• You have a lot of debts. Although probate has many downsides, it does provide a process for dealing with creditors, and this can be a big benefit to those estates with a lot of debt. Probate gives creditors a set amount of time to make a claim on the estate. Whereas, outside of probate, a claim could be made many years after the property in the estate has been distributed to beneficiaries. If you have concerns about creditors, see a lawyer for advice.
  • You want to put conditions on your gifts. If you want to put restrictions on the property that passes to your beneficiaries, get help from a lawyer. Restrictions include any limitations on clear ownership. For example: You want your daughter to own your house, but you want your son to be able to live there until he gets married. Or, you want to give your niece $20,000 when she turns 18, but only if she goes to college. It is possible to put these conditions on your gifts, but you should get an attorney's help to do it.
  • You might owe estate taxes. Basic living trusts do nothing to avoid estate taxes. An estate must be worth $13.61 million (for deaths in 2024) to trigger federal estate taxes, so the vast majority of people do not need to worry about this issue. However, several states also have state estate taxes, and the exclusion tends to be lower—as low as $1 million in a few states. If you are worried about estate taxes because your estate is worth several million dollars, see a lawyer for help.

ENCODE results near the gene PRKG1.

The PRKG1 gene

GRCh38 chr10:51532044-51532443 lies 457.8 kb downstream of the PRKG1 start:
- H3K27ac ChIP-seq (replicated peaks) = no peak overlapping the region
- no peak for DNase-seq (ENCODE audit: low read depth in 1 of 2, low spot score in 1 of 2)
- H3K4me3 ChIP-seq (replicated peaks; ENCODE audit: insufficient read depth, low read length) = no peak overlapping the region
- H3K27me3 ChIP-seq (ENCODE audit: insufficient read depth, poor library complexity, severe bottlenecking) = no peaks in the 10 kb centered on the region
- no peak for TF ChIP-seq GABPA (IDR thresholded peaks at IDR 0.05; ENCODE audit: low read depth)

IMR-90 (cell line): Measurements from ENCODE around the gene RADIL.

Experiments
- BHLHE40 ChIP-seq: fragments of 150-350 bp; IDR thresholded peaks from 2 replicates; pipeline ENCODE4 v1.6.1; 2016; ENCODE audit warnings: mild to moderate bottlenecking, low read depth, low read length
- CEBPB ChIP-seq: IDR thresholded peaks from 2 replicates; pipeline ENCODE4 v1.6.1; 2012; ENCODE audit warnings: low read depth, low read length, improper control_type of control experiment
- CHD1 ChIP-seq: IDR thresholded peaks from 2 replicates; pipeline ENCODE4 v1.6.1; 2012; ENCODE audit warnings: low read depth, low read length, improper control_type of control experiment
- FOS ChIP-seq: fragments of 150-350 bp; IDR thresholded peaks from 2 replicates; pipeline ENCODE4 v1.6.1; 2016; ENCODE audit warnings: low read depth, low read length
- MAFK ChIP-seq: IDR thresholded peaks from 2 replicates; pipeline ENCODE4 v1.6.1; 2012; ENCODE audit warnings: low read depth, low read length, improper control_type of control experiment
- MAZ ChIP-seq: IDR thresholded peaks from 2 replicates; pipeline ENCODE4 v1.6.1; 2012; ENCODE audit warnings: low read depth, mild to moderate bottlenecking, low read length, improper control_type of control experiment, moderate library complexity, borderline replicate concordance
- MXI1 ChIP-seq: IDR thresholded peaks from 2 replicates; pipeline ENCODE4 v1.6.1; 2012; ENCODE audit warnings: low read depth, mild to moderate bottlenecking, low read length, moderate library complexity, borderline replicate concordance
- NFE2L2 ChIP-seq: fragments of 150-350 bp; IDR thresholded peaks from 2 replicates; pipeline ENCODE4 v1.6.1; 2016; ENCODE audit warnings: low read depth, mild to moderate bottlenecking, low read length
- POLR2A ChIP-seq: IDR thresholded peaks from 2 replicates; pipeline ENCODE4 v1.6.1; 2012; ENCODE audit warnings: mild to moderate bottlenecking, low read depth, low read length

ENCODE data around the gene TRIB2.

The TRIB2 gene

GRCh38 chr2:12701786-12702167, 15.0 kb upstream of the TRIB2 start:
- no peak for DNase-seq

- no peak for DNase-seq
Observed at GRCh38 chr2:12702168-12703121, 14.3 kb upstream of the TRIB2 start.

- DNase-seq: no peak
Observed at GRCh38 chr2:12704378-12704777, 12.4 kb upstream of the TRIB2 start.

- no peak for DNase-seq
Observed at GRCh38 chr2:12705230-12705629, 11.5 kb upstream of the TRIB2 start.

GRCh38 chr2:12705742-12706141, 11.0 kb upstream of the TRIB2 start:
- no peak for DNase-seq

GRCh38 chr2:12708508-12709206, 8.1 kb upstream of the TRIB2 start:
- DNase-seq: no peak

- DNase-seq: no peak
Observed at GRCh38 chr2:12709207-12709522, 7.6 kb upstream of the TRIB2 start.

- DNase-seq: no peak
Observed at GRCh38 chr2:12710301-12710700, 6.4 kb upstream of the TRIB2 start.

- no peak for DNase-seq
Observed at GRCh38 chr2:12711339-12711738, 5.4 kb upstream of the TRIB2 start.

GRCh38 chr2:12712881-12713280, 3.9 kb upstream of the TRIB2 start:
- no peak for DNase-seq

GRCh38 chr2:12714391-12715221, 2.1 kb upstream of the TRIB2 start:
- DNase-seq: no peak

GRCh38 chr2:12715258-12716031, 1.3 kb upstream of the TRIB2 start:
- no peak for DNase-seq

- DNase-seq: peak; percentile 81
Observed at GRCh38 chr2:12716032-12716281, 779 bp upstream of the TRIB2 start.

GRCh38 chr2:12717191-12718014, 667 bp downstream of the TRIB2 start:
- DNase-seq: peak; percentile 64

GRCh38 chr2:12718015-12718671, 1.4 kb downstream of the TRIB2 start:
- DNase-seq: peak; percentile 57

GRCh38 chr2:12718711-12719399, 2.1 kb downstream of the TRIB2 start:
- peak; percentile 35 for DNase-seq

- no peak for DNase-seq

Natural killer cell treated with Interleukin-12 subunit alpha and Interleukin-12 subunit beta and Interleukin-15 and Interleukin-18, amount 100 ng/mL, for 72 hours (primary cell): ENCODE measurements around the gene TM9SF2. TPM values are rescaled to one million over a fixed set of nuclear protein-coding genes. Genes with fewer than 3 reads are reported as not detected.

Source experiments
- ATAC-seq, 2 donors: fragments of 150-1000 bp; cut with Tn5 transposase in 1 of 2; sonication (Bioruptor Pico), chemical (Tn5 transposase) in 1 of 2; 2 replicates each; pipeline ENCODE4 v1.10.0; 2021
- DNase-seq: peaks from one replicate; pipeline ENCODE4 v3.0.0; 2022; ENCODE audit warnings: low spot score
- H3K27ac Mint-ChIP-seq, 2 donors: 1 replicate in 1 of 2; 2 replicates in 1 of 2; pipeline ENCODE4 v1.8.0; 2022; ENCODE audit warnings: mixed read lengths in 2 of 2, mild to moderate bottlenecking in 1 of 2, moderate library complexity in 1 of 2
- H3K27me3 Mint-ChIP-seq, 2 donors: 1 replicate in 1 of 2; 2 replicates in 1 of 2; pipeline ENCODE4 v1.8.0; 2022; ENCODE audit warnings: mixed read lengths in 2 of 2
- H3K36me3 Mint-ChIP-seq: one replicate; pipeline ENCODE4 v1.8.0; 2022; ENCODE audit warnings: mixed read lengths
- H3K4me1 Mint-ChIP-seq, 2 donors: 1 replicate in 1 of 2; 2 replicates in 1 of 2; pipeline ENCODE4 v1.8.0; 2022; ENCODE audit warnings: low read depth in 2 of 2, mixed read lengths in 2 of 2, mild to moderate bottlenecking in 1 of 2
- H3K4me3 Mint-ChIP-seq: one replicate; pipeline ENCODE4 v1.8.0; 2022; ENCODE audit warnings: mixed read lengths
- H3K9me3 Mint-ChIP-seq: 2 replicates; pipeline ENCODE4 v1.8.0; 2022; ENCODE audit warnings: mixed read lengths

If you do see a lawyer for help, take some time to find one who is an expert in estate planning, will listen to your concerns, and who charges a reasonable fee. To save some money, go to your lawyer with a basic knowledge about how wills and trusts work so that you do not pay your lawyer an hourly fee to teach you the basics.

If you're looking for an estate planning lawyer, you can get started at Nolo's section on working with estate planning and probate lawyers.